Collegiate Boxing Training Guide


If you are entering collegiate boxing, you may ask yourself how much time do I need to prepare for competition, how do I train for the match, what kind of shape do I need to be in to compete. I will address all these questions in this article.

General Fitness Requirements

Collegiate boxing requires a certain level of fitness. This level is lower than the level required for non-collegiate amateur boxing, and definitely lower than what’s required for Olympic and professional boxing.

Some college boxing programs use these standards of fitness (or something similar) for potential competitors:

  • 60 push ups in 2 mins
  • 60 sit ups in 2 mins
  • 1.5 miles in 10.5 minutes

These requirements are the bare minimum for competing. Often, collegiate boxers at competition-level fitness surpass all these requirements and sometimes by very a wide margin. For example, a competition-ready college boxer may complete 1.5 miles in 9 minutes. However, it is important to keep in mind that boxing fitness and general fitness diverge at some point. Usually we find that high general fitness does not mean high boxing fitness.

It is reasonable to expect these standards of boxing fitness from collegiate competitors:

  • Little fatigue after 3 rounds straight of open sparring
  • 70 to 120 punches per 2 minutes for 3 rounds (1 minute break)
  • Almost no fatigue from 8-minute mile

How a Schedule Looks

Some coaches say you need at least 12 hours a week dedicated to training for boxing. Granted this estimate may be used to intimidate people, but it is not far from the truth. Here is what an example schedule would be:

  1. Monday- Hard Conditioning 8 pm-10 pm
  2. Tuesday- Light Sparring 6 pm-8 pm
  3. Wednesday- Hard Conditioning 8 pm-10 pm
  4. Thursday- Medium Conditioning 8 pm-10 pm
  5. Friday- Hard Sparring 6 pm-9 pm
  6. Saturday- Light Weightlifting 2 pm-3 pm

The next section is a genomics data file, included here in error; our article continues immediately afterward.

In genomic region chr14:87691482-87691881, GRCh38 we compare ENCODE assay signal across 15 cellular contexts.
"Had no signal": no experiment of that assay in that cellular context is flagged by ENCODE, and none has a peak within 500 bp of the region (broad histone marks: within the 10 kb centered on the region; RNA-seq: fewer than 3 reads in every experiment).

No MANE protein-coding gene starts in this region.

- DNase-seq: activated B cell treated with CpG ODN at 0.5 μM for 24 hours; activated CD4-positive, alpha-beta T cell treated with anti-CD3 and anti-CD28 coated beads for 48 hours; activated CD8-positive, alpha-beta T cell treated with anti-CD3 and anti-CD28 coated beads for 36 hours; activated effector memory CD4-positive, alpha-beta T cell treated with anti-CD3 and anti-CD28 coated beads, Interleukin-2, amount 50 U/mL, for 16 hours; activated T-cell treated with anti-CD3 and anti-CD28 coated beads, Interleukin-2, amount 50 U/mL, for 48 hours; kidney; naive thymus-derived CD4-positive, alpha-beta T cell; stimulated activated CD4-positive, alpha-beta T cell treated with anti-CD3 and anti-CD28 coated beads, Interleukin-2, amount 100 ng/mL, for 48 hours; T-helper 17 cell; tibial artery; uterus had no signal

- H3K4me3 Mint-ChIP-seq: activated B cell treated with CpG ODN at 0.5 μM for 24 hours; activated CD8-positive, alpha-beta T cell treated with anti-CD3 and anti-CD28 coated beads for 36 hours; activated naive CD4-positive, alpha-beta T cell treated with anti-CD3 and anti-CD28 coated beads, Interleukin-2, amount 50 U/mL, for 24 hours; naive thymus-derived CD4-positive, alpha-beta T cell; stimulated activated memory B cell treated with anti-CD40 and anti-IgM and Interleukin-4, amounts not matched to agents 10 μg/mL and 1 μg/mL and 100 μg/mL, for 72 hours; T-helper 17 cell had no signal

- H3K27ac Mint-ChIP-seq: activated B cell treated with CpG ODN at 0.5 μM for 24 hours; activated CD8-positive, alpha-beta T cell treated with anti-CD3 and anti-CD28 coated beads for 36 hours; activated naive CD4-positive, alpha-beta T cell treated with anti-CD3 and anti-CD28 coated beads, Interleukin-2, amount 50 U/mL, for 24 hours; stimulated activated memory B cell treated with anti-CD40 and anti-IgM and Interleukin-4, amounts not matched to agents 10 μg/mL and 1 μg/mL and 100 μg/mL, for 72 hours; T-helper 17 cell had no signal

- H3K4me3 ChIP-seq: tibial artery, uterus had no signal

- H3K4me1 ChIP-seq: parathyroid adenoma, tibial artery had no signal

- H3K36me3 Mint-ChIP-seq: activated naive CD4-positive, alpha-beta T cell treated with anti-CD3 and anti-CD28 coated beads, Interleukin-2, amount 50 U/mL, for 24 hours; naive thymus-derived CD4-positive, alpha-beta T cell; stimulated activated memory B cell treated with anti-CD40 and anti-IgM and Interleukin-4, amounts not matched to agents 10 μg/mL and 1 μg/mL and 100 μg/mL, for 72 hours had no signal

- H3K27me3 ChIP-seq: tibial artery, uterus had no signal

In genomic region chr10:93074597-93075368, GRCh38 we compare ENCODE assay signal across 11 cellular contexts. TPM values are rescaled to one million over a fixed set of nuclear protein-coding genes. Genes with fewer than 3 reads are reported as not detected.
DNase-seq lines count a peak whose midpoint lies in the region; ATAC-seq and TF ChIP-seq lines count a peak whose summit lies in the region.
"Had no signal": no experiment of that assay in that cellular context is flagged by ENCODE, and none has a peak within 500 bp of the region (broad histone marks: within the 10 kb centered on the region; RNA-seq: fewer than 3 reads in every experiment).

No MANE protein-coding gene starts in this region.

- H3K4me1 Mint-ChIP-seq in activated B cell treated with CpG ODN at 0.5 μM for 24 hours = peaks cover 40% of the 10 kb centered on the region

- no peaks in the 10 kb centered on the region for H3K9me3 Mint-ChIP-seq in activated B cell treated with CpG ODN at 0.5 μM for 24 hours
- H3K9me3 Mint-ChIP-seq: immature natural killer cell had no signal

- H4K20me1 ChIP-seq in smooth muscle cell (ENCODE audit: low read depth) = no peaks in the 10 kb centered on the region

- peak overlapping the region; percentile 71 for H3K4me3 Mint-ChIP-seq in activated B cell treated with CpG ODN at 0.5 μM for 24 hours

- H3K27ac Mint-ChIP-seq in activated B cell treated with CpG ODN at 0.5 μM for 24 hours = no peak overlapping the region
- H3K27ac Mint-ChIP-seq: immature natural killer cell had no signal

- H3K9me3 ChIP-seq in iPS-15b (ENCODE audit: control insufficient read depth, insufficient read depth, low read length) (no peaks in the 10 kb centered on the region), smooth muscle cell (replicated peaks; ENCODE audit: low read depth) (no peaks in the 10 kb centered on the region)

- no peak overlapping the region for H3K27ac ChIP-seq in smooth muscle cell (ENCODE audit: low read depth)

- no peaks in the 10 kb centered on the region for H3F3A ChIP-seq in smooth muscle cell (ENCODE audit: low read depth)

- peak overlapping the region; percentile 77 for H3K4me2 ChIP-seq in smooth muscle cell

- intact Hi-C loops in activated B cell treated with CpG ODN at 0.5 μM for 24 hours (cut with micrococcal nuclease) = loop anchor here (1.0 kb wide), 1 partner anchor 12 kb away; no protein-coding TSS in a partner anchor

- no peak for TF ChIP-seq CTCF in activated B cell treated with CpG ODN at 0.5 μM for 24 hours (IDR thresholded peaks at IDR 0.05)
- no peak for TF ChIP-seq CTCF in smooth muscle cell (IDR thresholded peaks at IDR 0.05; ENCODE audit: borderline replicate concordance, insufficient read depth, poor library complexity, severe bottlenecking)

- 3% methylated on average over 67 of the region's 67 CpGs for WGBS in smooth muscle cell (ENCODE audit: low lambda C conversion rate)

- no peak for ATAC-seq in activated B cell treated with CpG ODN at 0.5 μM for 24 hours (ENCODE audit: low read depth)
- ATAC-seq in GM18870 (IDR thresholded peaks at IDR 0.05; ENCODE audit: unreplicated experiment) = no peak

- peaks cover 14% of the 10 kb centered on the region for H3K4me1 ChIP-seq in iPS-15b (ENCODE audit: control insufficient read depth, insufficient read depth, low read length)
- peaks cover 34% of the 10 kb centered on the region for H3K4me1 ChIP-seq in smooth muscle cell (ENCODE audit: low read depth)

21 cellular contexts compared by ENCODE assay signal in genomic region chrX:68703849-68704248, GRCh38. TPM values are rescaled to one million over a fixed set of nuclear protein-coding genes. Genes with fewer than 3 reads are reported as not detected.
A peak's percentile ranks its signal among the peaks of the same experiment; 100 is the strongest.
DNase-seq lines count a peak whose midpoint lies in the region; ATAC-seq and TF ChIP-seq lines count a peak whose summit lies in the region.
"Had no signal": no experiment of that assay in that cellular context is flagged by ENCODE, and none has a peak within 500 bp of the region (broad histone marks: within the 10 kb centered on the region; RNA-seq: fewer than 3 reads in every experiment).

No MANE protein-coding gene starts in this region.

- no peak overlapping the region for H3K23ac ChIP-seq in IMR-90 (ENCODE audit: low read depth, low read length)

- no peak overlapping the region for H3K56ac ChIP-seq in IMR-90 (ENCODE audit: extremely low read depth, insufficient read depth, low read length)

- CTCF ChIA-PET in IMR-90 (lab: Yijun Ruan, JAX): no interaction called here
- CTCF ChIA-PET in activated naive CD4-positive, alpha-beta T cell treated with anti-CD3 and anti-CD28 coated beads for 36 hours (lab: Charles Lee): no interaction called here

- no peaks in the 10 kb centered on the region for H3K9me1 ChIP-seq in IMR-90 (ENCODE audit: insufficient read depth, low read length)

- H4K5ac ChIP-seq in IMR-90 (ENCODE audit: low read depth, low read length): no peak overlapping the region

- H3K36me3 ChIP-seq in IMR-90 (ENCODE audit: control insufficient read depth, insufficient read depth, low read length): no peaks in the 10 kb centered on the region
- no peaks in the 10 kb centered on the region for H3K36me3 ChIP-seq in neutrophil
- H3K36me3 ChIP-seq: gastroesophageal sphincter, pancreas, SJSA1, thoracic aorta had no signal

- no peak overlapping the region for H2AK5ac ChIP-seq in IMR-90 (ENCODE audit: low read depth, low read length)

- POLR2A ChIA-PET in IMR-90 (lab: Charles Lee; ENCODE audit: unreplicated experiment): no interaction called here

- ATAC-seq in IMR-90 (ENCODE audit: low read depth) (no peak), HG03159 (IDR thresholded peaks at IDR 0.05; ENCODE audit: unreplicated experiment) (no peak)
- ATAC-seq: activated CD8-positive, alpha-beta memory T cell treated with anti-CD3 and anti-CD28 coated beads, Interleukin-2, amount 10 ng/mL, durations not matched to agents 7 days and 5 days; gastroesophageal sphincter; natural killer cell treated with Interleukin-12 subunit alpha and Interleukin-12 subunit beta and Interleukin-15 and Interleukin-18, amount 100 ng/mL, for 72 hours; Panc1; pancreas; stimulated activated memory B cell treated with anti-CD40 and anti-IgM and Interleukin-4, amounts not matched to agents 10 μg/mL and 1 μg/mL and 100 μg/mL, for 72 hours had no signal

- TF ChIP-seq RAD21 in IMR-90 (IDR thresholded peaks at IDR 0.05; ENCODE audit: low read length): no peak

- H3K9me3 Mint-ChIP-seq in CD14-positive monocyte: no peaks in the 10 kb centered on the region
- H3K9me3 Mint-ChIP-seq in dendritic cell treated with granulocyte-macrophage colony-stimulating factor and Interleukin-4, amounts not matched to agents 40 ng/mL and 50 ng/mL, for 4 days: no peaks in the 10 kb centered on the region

7. Sunday- Rest

Training Regimen

Everyone has their own preferences to training, and this seems to be the guiding principle in collegiate boxing, since collegiate boxers do not have the luxury of close guidance. Training also depends on the equipment available to the student. Luckily, since collegiate boxing programs operate much like clubs, boxers can rely on the training provided in the practices to meet their needs (or if the practices allow for individualized efforts, go beyond what is offered).

Because the typical college student has little access to the things granted at other levels of boxing, collegiate boxing-related training revolves mainly around mitt training, roadwork (jogging, sprinting), and shadow boxing. Maybe jumping rope and bag work if the program has it.


College students looking for information on collegiate boxing, or non-collegiate boxers wanting to smile, should find this guide helpful. A lot of this information may not have been immediately clear, so this guide should clear up any misconceptions the college student may have about college boxing.

Some Collegiate Training Programs:

Rule Book for Collegiate Boxing:

Author: Le Ho

I am currently a law student at the University of North Carolina Law School. As an undergraduate, I boxed for Carolina and earned its first men's national championship title.

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